Older-model Hondas are made like building blocks, local cops say. There are lots out there, and the parts can be interchangeable. Some years' models are relatively easy to steal if you know how. That's why Accords and Civics top the list.
Newer Hondas have technology improvements to prevent theft, according to the National Insurance Crime Bureau.
Pickup trucks also are popular. Thieves in stolen pickups have been at the center of a number of high-profile crimes and crashes in Snohomish County this year. Marysville's parks department had its 2007 Ford F-450 flat-bed stolen. It was later recovered.
Vehicles that are stolen sometimes show up nearby a short time later. They often are stripped of parts, the wiring sold for scrap. Sometimes they're never found.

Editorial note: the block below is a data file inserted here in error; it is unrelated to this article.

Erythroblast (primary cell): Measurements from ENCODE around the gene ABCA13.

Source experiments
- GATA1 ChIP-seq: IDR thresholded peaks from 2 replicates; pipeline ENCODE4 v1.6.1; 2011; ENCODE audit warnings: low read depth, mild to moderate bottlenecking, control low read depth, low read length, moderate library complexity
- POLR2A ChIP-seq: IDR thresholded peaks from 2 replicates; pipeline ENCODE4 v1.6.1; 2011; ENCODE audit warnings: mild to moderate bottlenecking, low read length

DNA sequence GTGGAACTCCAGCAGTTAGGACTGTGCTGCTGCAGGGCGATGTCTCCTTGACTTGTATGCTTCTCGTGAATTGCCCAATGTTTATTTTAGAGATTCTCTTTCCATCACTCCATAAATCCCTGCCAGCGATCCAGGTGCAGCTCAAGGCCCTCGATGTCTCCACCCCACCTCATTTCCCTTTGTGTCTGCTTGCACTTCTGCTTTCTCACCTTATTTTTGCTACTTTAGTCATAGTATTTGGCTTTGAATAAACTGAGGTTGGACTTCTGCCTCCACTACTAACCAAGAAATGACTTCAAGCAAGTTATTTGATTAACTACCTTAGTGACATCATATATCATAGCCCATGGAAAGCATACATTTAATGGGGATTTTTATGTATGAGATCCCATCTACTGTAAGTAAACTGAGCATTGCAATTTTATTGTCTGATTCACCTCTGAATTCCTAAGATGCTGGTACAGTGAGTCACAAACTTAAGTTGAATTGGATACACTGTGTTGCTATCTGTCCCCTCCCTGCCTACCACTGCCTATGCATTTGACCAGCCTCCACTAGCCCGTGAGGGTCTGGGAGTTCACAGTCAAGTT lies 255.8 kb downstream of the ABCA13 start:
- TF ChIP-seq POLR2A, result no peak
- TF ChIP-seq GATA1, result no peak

Under Washington law, stealing a car -- or even possessing a stolen car -- is a felony.
Auto-theft prevention tips
- Take your keys. One in five stolen vehicles have keys in it.
- Lock your car. Almost half of vehicles stolen are unlocked.
- Don't hide an extra set of keys inside. They are easily found.
- Park in well-lit areas.
- Consider investing in an electronic tracking device.
The Snohomish County Auto Theft Task Force was formed about five years ago in part because of legislation sponsored by County Executive John Lovick, who then was a state lawmaker. The task force includes a lieutenant, a sergeant, three detectives, a prosecutor and a legal secretary.
In 2012, the group recovered 109 stolen vehicles, arrested 36 suspected car thieves and filed 44 car-theft charges.
For national and state-by-state data on stolen vehicles, go to the National Insurance Crime Bureau website at www.nicb.org.
SOURCES: National Insurance Crime Bureau and Snohomish County Auto Theft Task Force.
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